Crank up the sound. Music can be inspiring. It speaks to a part of your brain that is beyond words and logic. Music can help you to connect with positive images and emotions that you’ve been pushing aside to focus on the day-to-day stuff of life. Put on some of your favorite music and see where it takes you.
Go into nature. Spending some time in nature is one of the old stand-bys for getting inspired. Take a walk in a park or a drive through the country. All nature requires is that you watch and enjoy. There’s nothing to do. Relax!
Push yourself out of your familiar zone. How about trying something new? A new hobby. Switching your morning routine around. Challenging yourself to be even more excellent at something you are already pretty good at. It’s not so much what you choose as it is the act of choosing. Positive action inspires more positive action!
Read/watch. An inspiring book, like a self-help or a book with a spiritual theme. An inspirational movie. Tool around on the web and check out inspirational websites. You might even find an app on your smartphone that inspires you to look at life in a different way.
Find a role model. Make a list of the people who have inspired you in some way. People you know personally or have read about or watched in the media. People who are living their life in a way that inspires you to do more in your own life. If possible, get together and talk with someone who inspires you and see what you can learn. Or, read or watch a biography of someone inspiring. There’s probably a seed of wisdom, or a few seeds, that you can apply to your own life.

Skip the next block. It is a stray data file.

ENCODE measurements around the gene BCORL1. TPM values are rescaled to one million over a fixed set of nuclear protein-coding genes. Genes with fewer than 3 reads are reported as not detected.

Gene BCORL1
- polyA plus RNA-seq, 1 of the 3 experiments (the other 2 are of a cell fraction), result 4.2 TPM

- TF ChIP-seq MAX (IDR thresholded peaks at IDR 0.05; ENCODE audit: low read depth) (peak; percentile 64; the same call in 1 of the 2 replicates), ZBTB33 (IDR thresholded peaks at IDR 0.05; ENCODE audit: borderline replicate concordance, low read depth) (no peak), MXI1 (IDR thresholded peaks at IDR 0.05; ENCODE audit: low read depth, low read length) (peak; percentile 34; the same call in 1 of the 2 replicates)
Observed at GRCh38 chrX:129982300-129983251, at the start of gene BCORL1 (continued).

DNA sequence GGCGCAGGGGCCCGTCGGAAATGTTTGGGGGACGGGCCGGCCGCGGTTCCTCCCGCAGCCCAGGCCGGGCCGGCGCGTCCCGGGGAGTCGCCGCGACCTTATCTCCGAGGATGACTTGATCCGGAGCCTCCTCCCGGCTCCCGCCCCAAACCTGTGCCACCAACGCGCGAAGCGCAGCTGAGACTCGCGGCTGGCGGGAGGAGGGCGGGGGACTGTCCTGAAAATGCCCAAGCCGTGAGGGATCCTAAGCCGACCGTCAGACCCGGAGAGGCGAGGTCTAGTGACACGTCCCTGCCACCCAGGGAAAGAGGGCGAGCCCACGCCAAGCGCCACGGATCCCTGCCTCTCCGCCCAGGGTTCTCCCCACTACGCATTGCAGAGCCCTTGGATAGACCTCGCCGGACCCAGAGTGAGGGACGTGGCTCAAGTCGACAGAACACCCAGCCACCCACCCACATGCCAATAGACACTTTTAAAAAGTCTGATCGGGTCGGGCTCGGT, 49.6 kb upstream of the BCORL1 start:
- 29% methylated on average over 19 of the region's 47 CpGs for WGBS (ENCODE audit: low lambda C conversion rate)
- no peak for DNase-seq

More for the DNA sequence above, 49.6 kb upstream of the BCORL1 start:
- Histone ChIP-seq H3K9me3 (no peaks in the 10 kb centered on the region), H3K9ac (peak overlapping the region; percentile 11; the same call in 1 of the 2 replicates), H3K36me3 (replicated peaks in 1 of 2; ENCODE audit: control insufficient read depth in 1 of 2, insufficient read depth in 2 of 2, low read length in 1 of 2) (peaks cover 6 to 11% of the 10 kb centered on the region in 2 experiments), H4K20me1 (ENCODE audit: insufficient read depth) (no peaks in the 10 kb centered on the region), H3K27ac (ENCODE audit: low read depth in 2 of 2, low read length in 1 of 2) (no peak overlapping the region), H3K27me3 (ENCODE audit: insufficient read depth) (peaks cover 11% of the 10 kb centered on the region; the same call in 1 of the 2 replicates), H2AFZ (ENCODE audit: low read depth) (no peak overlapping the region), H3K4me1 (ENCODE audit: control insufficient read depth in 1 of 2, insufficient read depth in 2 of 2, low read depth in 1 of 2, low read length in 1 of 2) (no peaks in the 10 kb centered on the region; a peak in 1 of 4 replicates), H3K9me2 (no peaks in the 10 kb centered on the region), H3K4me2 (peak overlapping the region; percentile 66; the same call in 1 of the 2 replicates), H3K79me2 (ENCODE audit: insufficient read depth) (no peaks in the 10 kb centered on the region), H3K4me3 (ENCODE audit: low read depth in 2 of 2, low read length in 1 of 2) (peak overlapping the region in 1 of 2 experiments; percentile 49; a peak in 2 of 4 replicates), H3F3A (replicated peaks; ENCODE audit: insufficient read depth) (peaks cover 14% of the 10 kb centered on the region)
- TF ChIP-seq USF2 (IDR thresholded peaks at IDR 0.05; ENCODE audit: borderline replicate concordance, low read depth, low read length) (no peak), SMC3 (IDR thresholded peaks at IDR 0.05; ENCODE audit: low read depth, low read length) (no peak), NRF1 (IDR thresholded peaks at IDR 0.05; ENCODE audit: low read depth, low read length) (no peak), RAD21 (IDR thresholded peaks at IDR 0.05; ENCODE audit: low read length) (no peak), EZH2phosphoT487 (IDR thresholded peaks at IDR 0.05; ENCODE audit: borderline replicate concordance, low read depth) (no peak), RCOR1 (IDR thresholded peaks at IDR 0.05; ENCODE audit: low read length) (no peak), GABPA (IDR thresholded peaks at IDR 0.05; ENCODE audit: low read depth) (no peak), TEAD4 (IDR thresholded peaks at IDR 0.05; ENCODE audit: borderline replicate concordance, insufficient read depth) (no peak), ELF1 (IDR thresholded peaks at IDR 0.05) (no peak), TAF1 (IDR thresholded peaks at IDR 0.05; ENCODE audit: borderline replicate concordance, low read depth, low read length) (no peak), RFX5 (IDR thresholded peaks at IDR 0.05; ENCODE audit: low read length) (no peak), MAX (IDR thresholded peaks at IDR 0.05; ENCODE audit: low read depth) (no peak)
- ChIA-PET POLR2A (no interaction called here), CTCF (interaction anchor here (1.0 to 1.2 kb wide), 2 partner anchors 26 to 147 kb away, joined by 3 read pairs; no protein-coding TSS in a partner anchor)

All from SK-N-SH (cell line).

Clean your house. Get rid of the clutter in your house and in your mind. The stuff that you have accumulated over the years, that no longer serves a purpose. Or that holds you back. Create space for new ways of thinking and feeling.
Be an inspiration! Share your story with someone else who could use some inspiration. You might be surprised at how your own experiences with overcoming life’s challenges and staying positive might be just what someone else needs to hear. Think of it this way: It might take someone else to help you identify the ways in which you are already living an inspired life. And if that happens, do more of whatever it is you’re doing.
Don’t work too hard. Getting inspired isn’t a chore that you add to the list and then beat yourself up trying to accomplish. This is one of those times to take your eye off the ball. Spend time with yourself. Spend time doing things that open you up to new ways of thinking and living. This is a journey. An inspired one.
Open up! Your heart and your mind. Be kind to yourself. Be kind to others. Let the inspiration find its way to you.
How about this for inspiration: Embrace your life. Make the most of each day. And give yourself a push to take the best possible care of yourself!
Gary McClain, PhD, is a therapist, patient advocate, and author in New York City, who specializes in working with individuals diagnosed with chronic and catastrophic medical conditions, their caregivers, and professionals. He maintains a website, JustGotDiagnosed.com.